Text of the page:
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Brain On Sex: How The Brain Functions During An Orgasm

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Men and women’s brains are not all that different when they have an orgasm, as they feel like they’re losing control, but how exactly does the brain function in each sex? Photo courtesy of Shutterstock

The moment your clothes come off, and you’re in bed with your partner turning up the heat in between the sheets, your heart is racing, blood is pumping, and muscles are tensing up. As you and your partner strive to reach the big “O” — an orgasm — your body is filled with the intensity and tingling sensations of a promising sexual climax. Overcome with a feeling of euphoria as a surge of blood rushes to the genitals, what exactly happens to the brain when you have an orgasm?

Genitals Communicate with the Brain

During sex, our brain acts as a “pleasure center” to let us know what is enjoyable and what is not. The different nerves in the genitalia communicate with the brain about the sensation experienced. This can help explain why sensations can be perceived differently depending on what part of the body the person is being touched. A French study found women experience two different kinds of orgasms— clitoral and vaginal — that differ in blood flow and sensations. These orgasms also contain a different set of nerves. The clitoris, which extends along both sides of the vulva underlying the labia minora, is erectile with arousal as it has more than 8,000 nerve endings.

For men and women, there are four types of nerves responsible for sending information to the brain during an orgasm. The hypogastric nerve transmits signals from the uterus and the cervix in women, and from the prostate in men; the pelvic nerve transmits signals from the vagina and cervix in women, and from the rectum in both sexes; the pudendal nerve transmits from the clitoris in women, and from the scrotum and penis in men; and the vagus nerve transmits from the cervix, uterus, and vagina in women.

Neurochemicals Give Off the ‘Euphoric’ Feeling

The “cloud nine” feeling reported by many during sex is linked to the nerves sent to the brain’s pleasure center, or reward circuit. The sexual arousals felt in the body flood the brain with a surge of neurochemicals, which are chemical messengers that forge emotions, feelings of attachment, and even love, according to Psychology Today. The level of pleasure is contingent on the release of these chemicals that can be used to measure the intensity of your climax. The areas of the brain impacted by sexual arousal include the amygdala, nucleus accumbens, ventral tegmental area (VTA), cerebellum, and the pituitary gland.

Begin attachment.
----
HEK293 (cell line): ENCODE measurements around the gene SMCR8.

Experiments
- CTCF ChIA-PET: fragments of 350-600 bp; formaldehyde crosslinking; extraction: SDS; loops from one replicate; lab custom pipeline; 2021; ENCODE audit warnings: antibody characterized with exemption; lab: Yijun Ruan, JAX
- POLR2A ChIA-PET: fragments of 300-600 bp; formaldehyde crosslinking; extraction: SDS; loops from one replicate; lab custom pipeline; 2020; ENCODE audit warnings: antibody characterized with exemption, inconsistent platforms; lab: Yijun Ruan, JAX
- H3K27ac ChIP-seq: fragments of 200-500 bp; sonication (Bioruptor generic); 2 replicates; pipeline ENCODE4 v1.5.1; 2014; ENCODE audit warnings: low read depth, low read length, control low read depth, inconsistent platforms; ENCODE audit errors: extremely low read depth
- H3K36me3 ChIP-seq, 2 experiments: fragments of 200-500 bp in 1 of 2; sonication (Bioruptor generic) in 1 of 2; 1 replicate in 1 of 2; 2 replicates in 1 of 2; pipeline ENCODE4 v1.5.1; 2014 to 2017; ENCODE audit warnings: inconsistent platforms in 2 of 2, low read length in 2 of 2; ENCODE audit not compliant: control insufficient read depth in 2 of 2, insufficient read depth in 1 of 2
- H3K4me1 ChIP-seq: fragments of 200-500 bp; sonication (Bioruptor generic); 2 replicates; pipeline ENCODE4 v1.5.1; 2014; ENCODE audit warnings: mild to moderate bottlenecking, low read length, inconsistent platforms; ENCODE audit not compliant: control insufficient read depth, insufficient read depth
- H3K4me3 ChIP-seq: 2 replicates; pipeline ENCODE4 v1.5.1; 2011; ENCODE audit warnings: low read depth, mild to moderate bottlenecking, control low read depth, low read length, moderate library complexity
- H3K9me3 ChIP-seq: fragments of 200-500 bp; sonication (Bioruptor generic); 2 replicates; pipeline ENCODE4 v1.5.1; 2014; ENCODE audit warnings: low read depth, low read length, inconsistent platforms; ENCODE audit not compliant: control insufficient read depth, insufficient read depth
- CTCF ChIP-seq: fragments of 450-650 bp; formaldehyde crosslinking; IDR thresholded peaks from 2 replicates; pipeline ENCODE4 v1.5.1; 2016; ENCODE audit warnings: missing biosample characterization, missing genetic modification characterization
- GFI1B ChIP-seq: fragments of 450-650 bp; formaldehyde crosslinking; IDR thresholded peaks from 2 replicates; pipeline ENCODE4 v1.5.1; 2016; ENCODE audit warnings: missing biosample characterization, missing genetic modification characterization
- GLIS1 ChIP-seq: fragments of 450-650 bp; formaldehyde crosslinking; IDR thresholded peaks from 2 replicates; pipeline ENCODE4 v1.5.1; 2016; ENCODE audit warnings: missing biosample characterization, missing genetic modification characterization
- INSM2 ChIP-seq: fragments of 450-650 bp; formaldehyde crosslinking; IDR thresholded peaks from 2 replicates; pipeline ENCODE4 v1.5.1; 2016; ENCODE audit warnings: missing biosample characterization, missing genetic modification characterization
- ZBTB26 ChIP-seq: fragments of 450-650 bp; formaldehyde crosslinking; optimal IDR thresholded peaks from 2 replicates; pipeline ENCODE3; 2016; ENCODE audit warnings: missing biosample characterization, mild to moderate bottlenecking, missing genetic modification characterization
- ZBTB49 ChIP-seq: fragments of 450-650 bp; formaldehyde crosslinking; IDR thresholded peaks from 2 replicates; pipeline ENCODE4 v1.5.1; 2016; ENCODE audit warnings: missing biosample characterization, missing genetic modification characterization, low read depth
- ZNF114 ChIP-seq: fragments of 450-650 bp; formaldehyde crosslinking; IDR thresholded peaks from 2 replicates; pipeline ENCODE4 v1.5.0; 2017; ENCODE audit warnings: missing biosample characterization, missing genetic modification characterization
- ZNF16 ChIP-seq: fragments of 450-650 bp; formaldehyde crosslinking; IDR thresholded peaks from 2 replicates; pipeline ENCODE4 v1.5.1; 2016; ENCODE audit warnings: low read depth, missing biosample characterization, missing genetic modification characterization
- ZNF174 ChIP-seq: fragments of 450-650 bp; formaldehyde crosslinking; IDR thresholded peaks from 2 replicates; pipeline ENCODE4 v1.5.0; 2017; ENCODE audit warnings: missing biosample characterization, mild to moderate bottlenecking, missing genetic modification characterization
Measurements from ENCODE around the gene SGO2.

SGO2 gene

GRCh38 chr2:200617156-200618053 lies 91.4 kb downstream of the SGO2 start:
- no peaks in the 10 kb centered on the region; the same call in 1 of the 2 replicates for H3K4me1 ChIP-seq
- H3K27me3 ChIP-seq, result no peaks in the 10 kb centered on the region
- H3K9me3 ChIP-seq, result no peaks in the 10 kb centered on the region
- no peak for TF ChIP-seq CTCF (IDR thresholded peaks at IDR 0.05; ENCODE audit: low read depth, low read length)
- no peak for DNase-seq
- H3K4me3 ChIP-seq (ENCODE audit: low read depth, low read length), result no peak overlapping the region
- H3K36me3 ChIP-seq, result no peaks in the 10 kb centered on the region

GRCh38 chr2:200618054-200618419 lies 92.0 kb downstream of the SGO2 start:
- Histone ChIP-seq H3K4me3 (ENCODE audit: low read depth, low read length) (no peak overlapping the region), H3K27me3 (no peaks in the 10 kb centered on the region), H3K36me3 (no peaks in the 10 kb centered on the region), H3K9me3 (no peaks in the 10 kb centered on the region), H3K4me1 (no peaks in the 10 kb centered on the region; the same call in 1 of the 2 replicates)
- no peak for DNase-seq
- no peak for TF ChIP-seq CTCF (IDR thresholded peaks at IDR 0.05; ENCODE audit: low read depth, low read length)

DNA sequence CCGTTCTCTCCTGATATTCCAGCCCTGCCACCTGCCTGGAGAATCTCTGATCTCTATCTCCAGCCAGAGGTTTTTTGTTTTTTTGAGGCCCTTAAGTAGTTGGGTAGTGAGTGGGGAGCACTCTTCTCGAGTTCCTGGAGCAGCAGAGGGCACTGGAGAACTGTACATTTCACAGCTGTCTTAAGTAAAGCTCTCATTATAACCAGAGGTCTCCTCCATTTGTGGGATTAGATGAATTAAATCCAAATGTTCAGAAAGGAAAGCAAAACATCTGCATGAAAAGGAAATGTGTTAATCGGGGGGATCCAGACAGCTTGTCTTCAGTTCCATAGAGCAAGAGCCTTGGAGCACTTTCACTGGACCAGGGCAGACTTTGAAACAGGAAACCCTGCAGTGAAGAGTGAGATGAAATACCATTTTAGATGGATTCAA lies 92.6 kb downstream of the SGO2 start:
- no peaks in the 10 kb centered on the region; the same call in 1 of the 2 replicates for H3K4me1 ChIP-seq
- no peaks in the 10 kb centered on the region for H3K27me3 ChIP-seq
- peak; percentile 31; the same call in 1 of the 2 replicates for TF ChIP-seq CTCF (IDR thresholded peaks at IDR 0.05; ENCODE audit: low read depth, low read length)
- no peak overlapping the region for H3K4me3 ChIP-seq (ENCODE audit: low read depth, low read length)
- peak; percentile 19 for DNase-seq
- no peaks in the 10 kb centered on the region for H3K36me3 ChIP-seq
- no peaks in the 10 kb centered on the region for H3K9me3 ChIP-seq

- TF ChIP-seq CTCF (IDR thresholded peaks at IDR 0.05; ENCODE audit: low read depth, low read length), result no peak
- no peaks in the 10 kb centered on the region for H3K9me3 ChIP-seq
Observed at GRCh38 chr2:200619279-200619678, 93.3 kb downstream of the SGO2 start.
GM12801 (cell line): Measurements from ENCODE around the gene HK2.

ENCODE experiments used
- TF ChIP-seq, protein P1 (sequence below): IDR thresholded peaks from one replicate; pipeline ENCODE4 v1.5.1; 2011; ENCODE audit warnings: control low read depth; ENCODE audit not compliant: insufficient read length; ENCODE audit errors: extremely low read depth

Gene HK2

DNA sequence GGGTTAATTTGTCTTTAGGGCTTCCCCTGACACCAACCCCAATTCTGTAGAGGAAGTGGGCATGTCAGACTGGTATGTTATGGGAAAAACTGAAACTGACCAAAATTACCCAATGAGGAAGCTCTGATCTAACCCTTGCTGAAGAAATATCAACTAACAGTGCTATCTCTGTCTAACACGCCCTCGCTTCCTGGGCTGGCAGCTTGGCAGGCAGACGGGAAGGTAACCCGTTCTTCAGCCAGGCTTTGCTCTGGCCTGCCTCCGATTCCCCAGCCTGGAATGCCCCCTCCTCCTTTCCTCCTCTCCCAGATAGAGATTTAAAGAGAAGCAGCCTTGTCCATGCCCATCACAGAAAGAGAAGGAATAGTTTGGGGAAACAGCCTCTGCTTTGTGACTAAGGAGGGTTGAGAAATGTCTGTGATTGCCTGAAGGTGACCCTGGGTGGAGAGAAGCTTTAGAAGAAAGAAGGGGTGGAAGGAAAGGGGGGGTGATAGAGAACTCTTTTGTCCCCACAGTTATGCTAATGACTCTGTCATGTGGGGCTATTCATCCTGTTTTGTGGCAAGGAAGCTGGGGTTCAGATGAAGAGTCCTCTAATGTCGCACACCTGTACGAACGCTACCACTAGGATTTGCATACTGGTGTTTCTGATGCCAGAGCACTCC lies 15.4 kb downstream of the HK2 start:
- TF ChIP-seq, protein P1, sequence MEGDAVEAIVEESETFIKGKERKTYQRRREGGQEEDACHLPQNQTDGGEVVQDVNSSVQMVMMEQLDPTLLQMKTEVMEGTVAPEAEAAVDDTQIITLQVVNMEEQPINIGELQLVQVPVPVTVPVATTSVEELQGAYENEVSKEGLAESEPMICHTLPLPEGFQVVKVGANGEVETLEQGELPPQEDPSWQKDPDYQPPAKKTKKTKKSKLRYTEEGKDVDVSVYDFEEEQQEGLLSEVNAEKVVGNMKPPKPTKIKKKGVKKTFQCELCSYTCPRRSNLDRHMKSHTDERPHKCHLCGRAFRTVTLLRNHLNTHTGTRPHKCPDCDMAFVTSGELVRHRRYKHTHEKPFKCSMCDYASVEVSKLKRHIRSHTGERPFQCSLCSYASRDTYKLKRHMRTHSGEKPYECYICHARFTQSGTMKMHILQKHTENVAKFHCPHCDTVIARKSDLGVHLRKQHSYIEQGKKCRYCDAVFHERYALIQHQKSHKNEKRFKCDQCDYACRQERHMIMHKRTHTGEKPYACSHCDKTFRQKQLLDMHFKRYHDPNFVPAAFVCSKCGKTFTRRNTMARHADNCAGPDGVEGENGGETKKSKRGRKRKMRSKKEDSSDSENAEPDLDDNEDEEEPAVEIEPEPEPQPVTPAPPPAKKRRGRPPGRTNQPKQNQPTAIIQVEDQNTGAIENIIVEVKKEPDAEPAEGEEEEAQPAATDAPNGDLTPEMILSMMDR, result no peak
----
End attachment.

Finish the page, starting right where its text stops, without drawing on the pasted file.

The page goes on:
Male and Female Brain Similar to Being on Heroin

Although both sexes tend to engage in different behaviors during sex, the brains of men and women are not all that different. During an orgasm, the lateral orbitofrontal cortex — the brain region behind the left eye — shuts down during an orgasm. This region is considered to be the voice of reason and controls behavior. The brain of both a man and woman is said to look much like the brain of a person taking heroin during an orgasm, according to a study published in the Journal of Neuroscience.

A difference between the two sexes lies in the periaqueductal gray (PAG) — the part of the brain that is activated when a woman has sex. The PAG is not activated in men when they reach an orgasm. Moreover, women will experience a decrease in the amygdala and hippocampus — which help monitor fear and anxiety — during an orgasm.

Women Can’t ‘Fake It Till They Make It’ (in an MRI)

Women are notoriously known for faking orgasms out of pity for their partners, or to convince themselves the sex is good, but an MRI scan can show the truth. In an MRI scan, the brain is able to identify whether women were actually experiencing an orgasm. When the women were asked to fake an orgasm, their brain activity increased in the cerebellum and other areas related to movement control, but this brain activity was not seen during an actual orgasm.

Overall, an orgasm is the body’s physiological response to sexual stimulation, and involves involuntary body movements and vocalizations. This has a similar effect on the brain to that of an addictive substance, such as heroin. Men and women tend to have similar brain activity during an orgasm, despite the different emotions and behaviors displayed by both genders.

Source: Medical Daily

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This entry was posted on March 14, 2015 by in Biology, Sci-Media and tagged , , , , , , .

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